Life is a banquet and most poor suckers are starving to death.
-Rosalind Russell, Auntie Mame
Among the many life lessons I learned from Auntie Mame, there’s one I’ve kept in mind when creating characters for my Cara Walden historical mystery series. You know that cocktail party in the beginning? The one where young Patrick shows up with his Irish nanny? Among the guests are a flamboyant Russian composer and his stalwart wife, a maharaja with a monkey on his shoulder, a sheik or two, a psychoanalyst, a Lithuanian bishop in full regalia, the head of an experimental school in Greenwich Village where the students go naked, a couple of lesbians in mannish garb, assorted flappers, chaps in tennis whites, an equestrian, and the handsome publisher with whom Mame has been keeping company. Such an assortment of period types, all crowded into Mame’s apartment having a grand time.
My series is set in the 1950s and builds off my favorite old movies. I’ve taken Mame’s hostess style to heart. Among the characters in the series debut, All the Wrong Places, are a pair of Russian revolutionaries I borrowed from Ninotchka, an Italian neorealist director based on Roberto Rosselini and his tempestuous mistress, an Anna Magnani type, a Trinidadian Calypso singer and his band, a flighty British aristocratic (Aldous Huxley, with a dash of Noel Coward thrown in for levity), plus a Polish violinist who bears a striking resemblance to Rudolph Valentino. Mind you, they’re not all in the same scene, but readers get to know them intimately over the course of the story.
The latest book, The Glass Forest, takes place in Vietnam during the filming of Joseph Mankiewicz’s1957 adaptation of my favorite Graham Greene novel, The Quiet American. Actual people involved in the production, including Audie Murphy, the World War II hero who went on to make Westerns (he played the American, Pyle), renowned British actor Michael Redgrave (Fowler), and the film’s editor, Bill Hornbeck, mingle with made-up characters in a story that is both a tribute to Greene and a dialogue with the author over the meaning of Western colonialism.
One of these made-up characters, Laurence, became the life of the party. I based her on a French Resistance fighter, Brigitte Friang, whom I came across in Bernard Fall’s account of Vietnam in the lead-up to Dien Bien Phu, Street Without Joy. A schoolgirl from a good bourgeois family, Brigitte was just nineteen when she enlisted in de Gaulle’s Free French movement. She looked so young and innocent, she was given the dangerous mission of escorting wanted men out of France. She’d pretend to be their daughter or granddaughter and accompany them on the train, or pass them false identity papers in public places. During one rendezvous, she was ambushed by the Germans, shot in the stomach, and allowed to suffer without painkillers. Tortured for months, she did not reveal the names of her associates and was eventually sent to Ravensbrück. After surviving all this, she seems to have adopted a devil-may-care attitude. When Fall knew her in Vietnam, she was jumping out of airplanes with French paratroopers and packing a pistol, but she was still a Frenchwoman, you know? This description particularly struck me: “Impeccably attired in black tulle evening gown, Brigitte Friang looked like any girl should look except for her gray-blue eyes. No matter how gay the conversation, how relaxed the evening, Brigitte’s eyes never seemed reconciled to smiling.” Of course I had to use her and, believe me, readers will never forget her.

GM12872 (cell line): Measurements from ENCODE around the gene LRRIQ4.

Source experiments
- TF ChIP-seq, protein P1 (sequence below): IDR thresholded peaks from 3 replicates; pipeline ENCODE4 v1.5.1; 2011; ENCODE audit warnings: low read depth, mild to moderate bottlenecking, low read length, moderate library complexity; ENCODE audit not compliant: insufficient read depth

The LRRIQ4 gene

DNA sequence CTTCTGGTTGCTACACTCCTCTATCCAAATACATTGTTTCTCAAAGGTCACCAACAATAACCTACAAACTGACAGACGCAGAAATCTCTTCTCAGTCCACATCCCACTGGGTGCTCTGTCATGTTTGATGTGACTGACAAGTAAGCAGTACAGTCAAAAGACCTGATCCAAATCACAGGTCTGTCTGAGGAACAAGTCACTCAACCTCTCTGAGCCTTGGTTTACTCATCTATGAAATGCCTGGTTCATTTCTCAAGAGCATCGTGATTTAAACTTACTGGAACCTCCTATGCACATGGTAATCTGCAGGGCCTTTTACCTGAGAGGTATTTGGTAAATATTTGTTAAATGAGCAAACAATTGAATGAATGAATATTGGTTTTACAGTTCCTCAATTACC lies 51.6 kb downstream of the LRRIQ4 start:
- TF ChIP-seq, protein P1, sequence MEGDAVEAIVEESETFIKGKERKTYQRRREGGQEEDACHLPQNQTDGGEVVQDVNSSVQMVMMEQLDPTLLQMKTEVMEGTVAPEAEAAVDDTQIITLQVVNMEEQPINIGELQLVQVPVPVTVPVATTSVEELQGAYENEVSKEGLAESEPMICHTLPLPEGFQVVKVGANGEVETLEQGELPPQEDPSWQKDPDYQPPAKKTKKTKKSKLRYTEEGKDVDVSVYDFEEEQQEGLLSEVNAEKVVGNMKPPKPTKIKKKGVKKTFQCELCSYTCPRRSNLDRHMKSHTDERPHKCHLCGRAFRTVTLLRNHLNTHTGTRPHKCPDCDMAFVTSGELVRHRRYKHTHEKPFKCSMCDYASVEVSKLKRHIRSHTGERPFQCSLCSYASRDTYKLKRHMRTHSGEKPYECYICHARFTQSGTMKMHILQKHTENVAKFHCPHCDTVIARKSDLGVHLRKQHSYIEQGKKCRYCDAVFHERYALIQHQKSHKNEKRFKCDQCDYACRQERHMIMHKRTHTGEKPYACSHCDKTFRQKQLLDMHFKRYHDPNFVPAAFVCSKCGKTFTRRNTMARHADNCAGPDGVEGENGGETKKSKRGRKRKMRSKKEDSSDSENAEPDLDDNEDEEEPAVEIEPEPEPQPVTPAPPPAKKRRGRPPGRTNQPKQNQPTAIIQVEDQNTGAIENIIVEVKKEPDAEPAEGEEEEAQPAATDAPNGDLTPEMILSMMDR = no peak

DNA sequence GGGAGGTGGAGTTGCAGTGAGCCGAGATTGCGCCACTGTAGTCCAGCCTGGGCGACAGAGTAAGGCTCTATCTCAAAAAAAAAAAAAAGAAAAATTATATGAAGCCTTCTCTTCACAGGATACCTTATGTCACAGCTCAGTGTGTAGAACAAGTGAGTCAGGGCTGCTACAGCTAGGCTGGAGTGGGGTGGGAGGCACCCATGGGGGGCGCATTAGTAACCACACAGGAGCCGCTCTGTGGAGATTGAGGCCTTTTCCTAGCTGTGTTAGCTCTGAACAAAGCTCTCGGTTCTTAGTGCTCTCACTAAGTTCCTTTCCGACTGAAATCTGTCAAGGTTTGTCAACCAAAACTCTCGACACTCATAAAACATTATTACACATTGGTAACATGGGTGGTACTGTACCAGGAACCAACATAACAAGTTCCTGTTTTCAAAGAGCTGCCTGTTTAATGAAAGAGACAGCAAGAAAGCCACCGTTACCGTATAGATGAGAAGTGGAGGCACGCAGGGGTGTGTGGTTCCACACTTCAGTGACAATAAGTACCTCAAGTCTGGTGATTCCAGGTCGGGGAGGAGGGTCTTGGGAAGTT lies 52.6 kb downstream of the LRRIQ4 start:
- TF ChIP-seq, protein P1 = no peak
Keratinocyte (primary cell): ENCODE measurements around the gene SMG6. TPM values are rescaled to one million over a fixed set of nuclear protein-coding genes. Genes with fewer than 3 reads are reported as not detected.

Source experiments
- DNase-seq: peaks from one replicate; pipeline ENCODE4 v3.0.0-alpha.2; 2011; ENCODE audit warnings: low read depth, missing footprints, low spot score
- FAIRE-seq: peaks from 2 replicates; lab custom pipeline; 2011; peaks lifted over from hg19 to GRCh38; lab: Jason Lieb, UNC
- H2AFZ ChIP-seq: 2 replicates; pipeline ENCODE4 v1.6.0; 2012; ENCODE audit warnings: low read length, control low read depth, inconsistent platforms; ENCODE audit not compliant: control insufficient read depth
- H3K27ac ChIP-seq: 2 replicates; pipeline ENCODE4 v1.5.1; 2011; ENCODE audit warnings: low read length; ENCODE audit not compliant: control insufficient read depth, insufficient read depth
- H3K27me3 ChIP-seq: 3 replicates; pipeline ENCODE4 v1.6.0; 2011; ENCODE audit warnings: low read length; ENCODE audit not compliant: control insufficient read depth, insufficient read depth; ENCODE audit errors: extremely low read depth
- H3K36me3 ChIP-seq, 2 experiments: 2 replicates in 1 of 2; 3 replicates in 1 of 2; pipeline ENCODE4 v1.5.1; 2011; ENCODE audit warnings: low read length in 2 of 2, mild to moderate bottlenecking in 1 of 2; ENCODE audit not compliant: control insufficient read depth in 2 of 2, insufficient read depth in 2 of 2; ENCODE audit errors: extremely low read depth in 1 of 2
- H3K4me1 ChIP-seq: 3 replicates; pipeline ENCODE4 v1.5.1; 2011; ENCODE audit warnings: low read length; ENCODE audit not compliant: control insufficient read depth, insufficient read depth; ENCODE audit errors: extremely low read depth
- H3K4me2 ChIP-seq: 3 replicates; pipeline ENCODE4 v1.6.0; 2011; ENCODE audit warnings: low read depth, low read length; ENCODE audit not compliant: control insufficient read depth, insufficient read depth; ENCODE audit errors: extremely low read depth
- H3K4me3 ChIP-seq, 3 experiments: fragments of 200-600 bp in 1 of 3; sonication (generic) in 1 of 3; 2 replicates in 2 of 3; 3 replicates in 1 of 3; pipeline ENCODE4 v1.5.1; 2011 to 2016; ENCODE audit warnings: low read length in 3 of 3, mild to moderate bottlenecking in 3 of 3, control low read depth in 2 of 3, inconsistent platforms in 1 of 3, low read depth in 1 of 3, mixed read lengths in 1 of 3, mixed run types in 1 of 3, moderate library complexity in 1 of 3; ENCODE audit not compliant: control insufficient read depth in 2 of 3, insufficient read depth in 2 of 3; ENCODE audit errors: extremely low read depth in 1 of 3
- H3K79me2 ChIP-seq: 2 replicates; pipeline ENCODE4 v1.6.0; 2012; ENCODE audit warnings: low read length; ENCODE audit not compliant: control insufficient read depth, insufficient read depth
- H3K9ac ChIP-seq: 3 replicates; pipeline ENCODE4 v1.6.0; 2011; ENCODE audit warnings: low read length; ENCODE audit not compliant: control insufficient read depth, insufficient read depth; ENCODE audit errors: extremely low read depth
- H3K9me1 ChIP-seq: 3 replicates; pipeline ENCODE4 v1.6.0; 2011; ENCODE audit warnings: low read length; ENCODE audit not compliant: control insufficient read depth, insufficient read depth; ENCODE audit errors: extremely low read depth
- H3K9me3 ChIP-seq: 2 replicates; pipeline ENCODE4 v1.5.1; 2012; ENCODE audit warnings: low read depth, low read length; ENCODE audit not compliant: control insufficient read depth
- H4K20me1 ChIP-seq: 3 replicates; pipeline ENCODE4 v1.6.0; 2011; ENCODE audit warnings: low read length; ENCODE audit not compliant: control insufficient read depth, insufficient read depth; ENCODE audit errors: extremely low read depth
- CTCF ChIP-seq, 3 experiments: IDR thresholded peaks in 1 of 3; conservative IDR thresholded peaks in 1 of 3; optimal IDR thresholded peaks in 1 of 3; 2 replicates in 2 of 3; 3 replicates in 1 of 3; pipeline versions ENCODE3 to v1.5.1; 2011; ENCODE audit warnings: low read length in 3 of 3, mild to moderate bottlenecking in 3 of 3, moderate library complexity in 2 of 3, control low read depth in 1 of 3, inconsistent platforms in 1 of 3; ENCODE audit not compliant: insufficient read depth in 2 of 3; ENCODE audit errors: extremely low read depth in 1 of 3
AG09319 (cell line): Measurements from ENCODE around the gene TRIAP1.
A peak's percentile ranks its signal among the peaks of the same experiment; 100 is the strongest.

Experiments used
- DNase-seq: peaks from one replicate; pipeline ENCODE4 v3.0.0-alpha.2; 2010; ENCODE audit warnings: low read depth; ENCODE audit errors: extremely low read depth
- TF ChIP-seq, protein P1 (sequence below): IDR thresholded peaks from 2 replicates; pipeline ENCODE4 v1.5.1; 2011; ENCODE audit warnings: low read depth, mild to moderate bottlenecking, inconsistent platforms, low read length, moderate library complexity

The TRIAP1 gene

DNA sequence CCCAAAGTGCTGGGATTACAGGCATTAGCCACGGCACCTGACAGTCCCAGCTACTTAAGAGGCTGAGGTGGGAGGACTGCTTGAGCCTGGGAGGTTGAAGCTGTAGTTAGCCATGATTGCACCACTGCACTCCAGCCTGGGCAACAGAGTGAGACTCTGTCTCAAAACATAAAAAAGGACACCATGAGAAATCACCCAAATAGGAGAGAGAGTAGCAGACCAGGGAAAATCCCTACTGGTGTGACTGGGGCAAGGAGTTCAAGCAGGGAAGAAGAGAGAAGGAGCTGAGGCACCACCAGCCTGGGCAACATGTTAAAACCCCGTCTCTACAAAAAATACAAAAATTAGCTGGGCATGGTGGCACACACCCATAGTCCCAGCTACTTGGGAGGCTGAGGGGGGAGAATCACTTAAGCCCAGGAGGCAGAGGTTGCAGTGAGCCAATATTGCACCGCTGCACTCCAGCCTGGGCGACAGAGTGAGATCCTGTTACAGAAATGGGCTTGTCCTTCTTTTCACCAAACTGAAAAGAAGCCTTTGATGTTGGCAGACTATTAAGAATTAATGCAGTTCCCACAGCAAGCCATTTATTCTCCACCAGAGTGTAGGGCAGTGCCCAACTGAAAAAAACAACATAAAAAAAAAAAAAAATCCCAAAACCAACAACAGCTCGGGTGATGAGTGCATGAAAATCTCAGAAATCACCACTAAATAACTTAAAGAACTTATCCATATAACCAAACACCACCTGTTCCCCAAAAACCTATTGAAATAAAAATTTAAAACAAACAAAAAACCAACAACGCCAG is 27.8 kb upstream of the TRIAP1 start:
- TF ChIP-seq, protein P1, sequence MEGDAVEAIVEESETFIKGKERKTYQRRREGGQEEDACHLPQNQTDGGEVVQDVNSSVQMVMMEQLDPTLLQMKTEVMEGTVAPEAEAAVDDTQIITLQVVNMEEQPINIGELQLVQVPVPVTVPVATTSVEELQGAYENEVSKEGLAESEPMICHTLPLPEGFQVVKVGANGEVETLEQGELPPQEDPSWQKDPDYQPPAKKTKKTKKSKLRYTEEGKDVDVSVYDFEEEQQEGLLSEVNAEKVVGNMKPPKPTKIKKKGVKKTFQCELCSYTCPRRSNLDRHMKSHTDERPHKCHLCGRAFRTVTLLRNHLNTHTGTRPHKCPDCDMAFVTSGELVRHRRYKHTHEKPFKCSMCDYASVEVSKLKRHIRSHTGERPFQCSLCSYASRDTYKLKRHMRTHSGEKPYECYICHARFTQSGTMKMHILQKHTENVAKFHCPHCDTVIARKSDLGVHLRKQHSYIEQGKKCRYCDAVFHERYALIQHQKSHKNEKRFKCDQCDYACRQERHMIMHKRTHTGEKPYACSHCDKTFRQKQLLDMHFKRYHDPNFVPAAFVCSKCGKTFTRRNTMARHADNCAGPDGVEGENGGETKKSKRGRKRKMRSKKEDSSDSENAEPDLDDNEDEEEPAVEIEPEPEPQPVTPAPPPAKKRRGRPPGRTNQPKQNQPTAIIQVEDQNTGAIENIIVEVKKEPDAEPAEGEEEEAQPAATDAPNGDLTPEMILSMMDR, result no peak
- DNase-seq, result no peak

Lisa Lieberman writes the Cara Walden series of historical mysteries based on old movies and featuring blacklisted Hollywood people on the lam in dangerous international locales. Her books hit the sweet spot between Casablanca and John le Carré. Trained as a modern European cultural and intellectual historian, Lieberman abandoned a perfectly respectable academic career for the life of a vicarious adventurer through perilous times. She has written extensively on postwar Europe and lectures locally on efforts to come to terms with the trauma of the Holocaust in film and literature. She is Vice President of the New England chapter of Sisters in Crime and a member of Mystery Writers of America.